When I first saw the trailer for this big budget Bollywood adventure film, I knew I had to watch it. Based on the Ramayana, one of the most important Hindu epics, it tells the story of Raghava, who must rescue his wife, Janaki, after she’s kidnapped by the demon king, Lankesh. Despite its ambitious goals, I think a lot of things in this movie fell short. From clunky, awkward dialogues to the visuals, it’s easy to see why some Indian talking heads have gone as far as to say that ‘history will never forgive’ director Om Raut for disrespecting such a sacred text. Despite me wanting to like this film as much as I did RRR (2022) or Brahmāstra: Part one—Shiva (2022), I’d be lying if I said there weren’t moments where the ticket price was the only thing keeping me from leaving the theater.
This is one of those reviews where there are so many things wrong I don’t know where to start, but the visuals are weighing heaviest on my mind. I’ve never been one to demand hyper-sleek CGI—in fact, I think there are instances where having a less-than-perfect aesthetic can add a lot as far as the movie-watching experience goes. That being said, this was not one of those movies. There are some moments where the film looks like something you’d play on a PS3, which really detracted from the gravity of huge battle scenes that had the potential to blow us away. I also wonder if Lankesh’s kingdom of Lanka had to be designed and lit the way it was. Often described as ‘the golden land,’ I couldn’t help but wonder why so much of it was covered in dark, heavy shadows and brutalist architecture—perhaps to reinforce the idea of good vs evil, but it’s worth noting a review in The Indian Express lamented this shoehorned binary, saying Lankesh’s character in the Ramayana was more complex than the cartoonishly evil villain we get in this adaptation, which brings me to the writing.
It’s fair to point out that I could only read subtitles, and that the film was shot simultaneously in Hindi and Telugu, so the issue could completely be a matter of translation; but from my perspective, the writing here was atrocious. It was over-plotted to the point where I feel like this three-hour movie could’ve easily been at least half that length. Raghava has a giant monkey friend who can and does fly directly into Lankesh’s territory, destroys his entire armory, and even delivers a message to Janaki; but she refuses to fly to safety because she wants to see Raghava destroy the evil Lankesh himself. It’s kind of ridiculous. Too ridiculous. I feel like this film was full of these overcomplications, leading to its bloated runtime. I don’t want to go too hard on its gender politics, because it’s from a completely different cultural context, and is based on a holy text that was written in 200 B.C.E., but something about the hypermasculine hero rescuing the helpless damsel in distress didn’t sit right with me either. Boring, predictable, etc. Also, as a slight nitpick, I have to say that a fifteen-minute intermission in the middle of the film is NOT warranted—it’s three hours, for god’s sake, not six. By that logic, Across the Spider-Verse (2023) should’ve also had an intermission! What does it say about society that we can’t sit in a theater for a mere three hours? That being said, maybe they understood how stilted the dialogue was, and wanted to give us a break, in which case they should be celebrated as heroes.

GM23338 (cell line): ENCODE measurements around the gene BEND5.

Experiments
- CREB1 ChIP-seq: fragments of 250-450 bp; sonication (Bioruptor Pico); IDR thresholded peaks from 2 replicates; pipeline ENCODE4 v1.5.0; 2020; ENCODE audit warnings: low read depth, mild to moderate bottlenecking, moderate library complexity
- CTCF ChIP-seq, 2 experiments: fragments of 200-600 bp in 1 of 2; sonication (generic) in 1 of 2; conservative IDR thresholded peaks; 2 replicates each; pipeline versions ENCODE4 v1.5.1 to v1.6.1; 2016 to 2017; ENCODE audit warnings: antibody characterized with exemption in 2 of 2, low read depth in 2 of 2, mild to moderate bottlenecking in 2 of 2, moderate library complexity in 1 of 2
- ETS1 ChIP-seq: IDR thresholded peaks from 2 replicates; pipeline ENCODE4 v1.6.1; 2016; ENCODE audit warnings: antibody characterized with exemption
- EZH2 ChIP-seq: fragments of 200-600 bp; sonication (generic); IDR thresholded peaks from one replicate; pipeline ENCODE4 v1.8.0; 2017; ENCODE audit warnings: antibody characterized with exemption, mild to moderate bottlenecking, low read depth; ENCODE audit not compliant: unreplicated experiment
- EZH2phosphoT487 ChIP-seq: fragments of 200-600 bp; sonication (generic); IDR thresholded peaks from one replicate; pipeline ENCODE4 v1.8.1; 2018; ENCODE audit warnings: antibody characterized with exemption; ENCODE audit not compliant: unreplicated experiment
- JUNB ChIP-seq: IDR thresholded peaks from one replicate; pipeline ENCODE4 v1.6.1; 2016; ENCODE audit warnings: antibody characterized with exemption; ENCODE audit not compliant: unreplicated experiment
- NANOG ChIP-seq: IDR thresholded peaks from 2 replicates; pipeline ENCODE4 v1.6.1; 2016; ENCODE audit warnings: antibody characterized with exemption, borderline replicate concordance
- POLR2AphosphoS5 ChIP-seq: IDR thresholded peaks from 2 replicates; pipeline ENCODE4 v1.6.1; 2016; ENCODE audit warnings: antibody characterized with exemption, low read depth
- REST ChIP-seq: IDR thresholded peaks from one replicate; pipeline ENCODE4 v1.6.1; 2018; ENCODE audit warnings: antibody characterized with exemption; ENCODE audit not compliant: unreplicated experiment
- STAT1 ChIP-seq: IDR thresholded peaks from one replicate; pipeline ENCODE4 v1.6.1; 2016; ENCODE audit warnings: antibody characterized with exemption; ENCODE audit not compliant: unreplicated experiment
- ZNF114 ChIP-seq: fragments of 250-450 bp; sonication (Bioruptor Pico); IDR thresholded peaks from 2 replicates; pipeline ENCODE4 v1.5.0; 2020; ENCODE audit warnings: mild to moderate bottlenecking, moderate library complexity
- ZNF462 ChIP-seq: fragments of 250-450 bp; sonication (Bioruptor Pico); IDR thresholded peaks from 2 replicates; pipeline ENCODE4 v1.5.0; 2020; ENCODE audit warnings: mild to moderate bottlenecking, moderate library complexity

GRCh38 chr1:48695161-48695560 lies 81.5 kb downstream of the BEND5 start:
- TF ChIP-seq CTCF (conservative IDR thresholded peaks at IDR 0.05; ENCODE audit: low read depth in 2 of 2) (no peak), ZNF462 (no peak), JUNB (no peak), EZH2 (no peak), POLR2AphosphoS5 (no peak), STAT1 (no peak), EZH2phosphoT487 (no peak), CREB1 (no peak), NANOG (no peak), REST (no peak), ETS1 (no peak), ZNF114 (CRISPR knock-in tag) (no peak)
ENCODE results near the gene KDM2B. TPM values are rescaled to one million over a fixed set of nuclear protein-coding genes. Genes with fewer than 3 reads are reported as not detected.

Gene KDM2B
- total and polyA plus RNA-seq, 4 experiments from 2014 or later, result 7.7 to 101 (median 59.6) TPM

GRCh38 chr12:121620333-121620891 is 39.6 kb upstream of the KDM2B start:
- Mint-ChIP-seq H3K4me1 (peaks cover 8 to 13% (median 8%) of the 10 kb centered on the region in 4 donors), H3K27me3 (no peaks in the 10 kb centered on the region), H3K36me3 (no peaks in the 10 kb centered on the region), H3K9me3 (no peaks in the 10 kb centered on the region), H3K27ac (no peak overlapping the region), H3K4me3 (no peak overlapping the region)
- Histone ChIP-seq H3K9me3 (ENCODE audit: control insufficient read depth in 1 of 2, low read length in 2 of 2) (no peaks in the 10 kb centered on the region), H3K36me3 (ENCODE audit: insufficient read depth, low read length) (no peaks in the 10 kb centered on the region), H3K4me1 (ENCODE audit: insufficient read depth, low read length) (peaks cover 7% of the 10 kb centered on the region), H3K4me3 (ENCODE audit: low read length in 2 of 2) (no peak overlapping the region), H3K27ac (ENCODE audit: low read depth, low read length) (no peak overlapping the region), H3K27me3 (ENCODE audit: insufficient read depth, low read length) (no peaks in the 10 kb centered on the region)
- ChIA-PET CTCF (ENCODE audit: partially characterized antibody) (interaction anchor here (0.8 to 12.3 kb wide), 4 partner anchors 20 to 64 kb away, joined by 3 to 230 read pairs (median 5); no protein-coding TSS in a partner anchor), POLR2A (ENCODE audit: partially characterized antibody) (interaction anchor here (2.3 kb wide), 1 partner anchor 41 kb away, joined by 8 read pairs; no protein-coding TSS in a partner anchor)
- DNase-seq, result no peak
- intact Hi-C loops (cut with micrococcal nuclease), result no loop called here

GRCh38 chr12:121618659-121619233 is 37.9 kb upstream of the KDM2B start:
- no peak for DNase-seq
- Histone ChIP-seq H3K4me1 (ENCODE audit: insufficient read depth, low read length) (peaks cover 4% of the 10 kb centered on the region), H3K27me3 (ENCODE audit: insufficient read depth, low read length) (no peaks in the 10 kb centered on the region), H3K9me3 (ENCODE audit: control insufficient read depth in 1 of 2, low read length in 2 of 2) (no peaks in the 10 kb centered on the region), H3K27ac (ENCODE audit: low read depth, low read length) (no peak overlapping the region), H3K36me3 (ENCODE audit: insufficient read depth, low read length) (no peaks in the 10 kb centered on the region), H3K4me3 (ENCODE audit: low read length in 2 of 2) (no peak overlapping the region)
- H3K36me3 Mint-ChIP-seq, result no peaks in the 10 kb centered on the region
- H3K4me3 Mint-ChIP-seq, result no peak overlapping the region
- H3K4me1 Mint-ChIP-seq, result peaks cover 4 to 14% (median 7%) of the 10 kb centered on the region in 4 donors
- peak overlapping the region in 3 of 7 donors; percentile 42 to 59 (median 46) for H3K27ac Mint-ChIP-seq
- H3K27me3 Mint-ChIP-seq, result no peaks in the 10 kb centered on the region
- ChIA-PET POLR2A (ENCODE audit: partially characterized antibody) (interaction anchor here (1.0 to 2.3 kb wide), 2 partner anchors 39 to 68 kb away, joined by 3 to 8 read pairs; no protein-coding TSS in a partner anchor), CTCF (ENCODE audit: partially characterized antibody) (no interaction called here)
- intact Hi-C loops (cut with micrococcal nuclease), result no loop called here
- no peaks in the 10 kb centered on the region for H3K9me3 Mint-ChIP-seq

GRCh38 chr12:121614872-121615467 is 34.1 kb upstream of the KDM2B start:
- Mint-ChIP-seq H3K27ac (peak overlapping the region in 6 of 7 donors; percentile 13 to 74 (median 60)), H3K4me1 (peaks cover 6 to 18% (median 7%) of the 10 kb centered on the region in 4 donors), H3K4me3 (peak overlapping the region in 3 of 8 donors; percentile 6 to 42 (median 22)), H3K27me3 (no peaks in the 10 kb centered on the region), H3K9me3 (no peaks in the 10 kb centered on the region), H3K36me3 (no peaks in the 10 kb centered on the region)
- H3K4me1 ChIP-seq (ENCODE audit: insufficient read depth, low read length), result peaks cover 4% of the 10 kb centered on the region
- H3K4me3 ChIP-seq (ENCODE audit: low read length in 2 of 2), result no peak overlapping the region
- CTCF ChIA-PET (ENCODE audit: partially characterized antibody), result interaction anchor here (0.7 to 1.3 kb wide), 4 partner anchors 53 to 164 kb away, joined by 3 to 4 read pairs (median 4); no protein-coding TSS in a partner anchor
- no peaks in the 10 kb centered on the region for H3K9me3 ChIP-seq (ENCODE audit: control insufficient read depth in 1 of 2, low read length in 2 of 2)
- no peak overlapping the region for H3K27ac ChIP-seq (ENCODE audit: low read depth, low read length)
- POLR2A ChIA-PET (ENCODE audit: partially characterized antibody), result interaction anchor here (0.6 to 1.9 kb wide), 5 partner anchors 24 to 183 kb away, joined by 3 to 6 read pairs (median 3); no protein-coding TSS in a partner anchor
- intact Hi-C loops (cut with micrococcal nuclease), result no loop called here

I can at least say that the acting here was decent. Prabhas showed great range and commitment in his line deliveries, and Saif Ali Khan did what he could with what they gave him, as did Kriti Sanon. None of these performances will blow you away, but they definitely did more than what we see in the typical American action film (don’t believe me? Just watch Expendables 4 in September). I really do wish I could tell you to watch this movie in a theater near you, but even with matinee ticket prices, three hours of your time is too heavy a price to pay. In an era where movies like The Flash and Transformers are underperforming at the box-office, there’s never been more opportunity to fill that blockbuster void, but this is nowhere close. Thankfully, Asteroid City releases this weekend! Look out for my review of that coming soon. If you enjoyed this review, consider subscribing to the blog’s Patreon by clicking here! It helps pay the various fees that come with running a website, and keeps this blog ad-free and independent. There are also some cool benefits for those who choose to support the blog including: suggesting which movies I review, getting personalized movie recommendations, access to free giveaways and more!